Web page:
Picture Perfect

How our society has defined beauty

Peer Pressure

Before Photoshop was around, models would spend hours in the makeup room and studio for a photo shoot and you'd actually have to wake up at the crack of dawn to get a picture of the sunrise. Nowadays, we can get all the same images that they used to with the click of a button. (http://www.makeuseof.com) Any products created by Adobe, has astoundingly transformed the way that our society looks at beauty. Teenage girls across the U.S. are purchasing magazines such as Seventeen magazines or Vogue. Inside these magazines you can find ads that feature what our society has defined as "picture perfect" people. We open up a magazine or news article and see ads such as Victoria Secret or Covergirl and immediately think, "Why can't I look like her?" "Why doesn't my makeup do that?" The answer to whatever questions go through your head when looking at these advertisements is: You can't. You just simply can't; and why is that you might ask? Believe it or not, the girl in the magazine is not even the girl in the magazine. Today, our world has developed the technology and skills to turn a homeless looking woman into a flawless model.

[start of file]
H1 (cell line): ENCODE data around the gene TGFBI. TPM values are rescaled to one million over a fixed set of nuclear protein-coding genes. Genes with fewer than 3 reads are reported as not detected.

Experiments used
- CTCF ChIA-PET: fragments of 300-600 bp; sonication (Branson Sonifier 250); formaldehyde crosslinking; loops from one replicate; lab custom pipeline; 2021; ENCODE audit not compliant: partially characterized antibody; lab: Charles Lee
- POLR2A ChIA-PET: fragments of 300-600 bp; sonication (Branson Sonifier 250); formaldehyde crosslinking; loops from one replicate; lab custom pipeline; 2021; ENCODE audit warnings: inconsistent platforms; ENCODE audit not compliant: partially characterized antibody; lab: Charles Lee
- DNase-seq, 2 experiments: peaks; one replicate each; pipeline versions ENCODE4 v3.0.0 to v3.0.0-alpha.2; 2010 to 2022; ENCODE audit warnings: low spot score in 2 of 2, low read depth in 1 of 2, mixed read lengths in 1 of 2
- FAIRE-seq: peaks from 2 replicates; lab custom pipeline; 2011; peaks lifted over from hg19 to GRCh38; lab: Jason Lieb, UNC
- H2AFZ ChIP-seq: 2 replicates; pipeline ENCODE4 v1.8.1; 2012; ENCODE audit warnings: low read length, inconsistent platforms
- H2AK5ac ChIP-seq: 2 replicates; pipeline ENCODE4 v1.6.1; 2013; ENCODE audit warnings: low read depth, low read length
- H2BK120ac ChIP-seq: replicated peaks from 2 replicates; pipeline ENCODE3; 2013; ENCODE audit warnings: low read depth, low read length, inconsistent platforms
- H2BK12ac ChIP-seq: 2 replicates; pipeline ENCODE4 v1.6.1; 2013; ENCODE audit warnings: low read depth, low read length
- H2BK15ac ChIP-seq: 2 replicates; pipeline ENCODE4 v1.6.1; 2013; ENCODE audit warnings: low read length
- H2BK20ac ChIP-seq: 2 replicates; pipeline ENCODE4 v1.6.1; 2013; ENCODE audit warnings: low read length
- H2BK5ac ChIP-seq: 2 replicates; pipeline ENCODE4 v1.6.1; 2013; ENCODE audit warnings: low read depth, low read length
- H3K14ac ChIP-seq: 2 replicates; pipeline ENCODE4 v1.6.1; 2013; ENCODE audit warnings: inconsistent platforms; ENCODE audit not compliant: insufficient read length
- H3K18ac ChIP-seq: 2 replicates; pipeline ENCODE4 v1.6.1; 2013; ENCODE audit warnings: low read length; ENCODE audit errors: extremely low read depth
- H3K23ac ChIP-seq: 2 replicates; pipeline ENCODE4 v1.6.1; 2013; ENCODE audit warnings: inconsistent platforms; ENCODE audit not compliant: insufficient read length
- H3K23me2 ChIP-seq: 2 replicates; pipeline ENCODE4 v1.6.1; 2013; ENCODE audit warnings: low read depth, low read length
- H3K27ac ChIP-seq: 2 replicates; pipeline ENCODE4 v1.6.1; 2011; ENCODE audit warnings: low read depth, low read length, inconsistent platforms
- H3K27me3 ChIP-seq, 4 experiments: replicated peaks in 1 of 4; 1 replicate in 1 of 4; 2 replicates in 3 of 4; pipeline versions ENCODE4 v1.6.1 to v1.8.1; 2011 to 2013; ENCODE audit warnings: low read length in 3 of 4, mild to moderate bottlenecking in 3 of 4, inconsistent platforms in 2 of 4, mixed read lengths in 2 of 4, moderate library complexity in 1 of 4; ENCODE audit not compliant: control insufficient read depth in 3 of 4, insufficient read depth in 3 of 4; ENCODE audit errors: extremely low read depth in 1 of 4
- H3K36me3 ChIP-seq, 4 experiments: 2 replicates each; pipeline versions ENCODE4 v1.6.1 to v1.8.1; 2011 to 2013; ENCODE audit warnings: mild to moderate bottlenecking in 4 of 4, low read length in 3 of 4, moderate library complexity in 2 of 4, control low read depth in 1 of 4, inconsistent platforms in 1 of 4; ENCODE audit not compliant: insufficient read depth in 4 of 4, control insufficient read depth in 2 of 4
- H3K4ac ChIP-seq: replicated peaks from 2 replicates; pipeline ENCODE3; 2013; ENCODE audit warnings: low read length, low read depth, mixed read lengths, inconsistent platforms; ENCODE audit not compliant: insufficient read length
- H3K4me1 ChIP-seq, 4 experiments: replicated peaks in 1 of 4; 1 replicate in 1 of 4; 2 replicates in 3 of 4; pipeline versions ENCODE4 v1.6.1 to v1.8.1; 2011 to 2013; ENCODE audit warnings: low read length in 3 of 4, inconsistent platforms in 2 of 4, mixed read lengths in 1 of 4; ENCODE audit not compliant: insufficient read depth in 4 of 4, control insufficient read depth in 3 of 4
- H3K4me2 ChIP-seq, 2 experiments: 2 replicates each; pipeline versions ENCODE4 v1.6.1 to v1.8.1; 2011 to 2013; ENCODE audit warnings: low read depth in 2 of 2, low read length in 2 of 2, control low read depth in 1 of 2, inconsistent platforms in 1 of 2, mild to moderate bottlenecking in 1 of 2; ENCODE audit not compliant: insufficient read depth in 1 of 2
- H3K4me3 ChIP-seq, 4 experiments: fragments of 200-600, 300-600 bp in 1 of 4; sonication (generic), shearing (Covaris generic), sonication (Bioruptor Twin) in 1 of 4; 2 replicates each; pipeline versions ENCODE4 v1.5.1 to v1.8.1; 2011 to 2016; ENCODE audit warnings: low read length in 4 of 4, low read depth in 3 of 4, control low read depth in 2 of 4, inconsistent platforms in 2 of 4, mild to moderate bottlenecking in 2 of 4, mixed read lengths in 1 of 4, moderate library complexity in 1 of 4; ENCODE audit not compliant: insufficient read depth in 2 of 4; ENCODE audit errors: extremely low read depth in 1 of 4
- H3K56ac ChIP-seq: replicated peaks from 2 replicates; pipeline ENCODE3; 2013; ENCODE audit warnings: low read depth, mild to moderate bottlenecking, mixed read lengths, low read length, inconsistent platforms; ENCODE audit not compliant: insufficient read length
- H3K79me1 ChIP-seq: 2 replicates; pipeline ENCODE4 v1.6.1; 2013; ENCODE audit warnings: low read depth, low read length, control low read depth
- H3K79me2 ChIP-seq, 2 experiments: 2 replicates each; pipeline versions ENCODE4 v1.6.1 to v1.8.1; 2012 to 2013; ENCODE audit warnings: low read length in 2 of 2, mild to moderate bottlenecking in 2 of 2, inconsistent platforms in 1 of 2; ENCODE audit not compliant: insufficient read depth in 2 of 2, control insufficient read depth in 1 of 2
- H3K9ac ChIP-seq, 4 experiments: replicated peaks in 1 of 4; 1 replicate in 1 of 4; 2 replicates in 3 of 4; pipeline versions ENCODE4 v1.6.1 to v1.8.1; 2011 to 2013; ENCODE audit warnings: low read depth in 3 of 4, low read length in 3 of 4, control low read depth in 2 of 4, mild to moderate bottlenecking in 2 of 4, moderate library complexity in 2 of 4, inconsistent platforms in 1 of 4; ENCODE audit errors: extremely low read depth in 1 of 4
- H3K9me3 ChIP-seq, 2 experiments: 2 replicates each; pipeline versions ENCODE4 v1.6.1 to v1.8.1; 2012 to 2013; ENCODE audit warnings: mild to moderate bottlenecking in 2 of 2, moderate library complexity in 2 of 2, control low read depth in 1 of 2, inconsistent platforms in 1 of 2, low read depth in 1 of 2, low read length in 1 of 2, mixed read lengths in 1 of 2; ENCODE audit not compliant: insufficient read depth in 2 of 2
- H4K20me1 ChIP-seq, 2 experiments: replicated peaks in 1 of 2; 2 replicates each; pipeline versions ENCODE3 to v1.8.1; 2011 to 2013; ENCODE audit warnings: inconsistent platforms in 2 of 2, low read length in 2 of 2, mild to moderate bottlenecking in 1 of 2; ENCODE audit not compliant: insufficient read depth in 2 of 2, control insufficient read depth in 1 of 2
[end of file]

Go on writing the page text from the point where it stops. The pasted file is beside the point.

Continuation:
This has caused girls to become insecure and full of self-hatred knowing they can't be that girl in the magazine. We are so caught up on covering ourselves with pounds of makeup, or spending hundreds of dollars on our hair and starving ourselves to be skinny that we are missing the big picture. Everyone is too busy trying to be someone that doesn't even exist without the power of technology is just ridiculous and a waste of your time. We worry about people we don't even know and what they think; due to the exposure with the selling of these ads and the long process it takes to make girls look like that. When really, we should be focusing on the people who loves us for who we are, regardless of what we look like. In reality, who’s to say that anyone’s definition of beauty it the right one? (http://www.lifescript.com)

"You were born an original, don't die a copy." -John Mason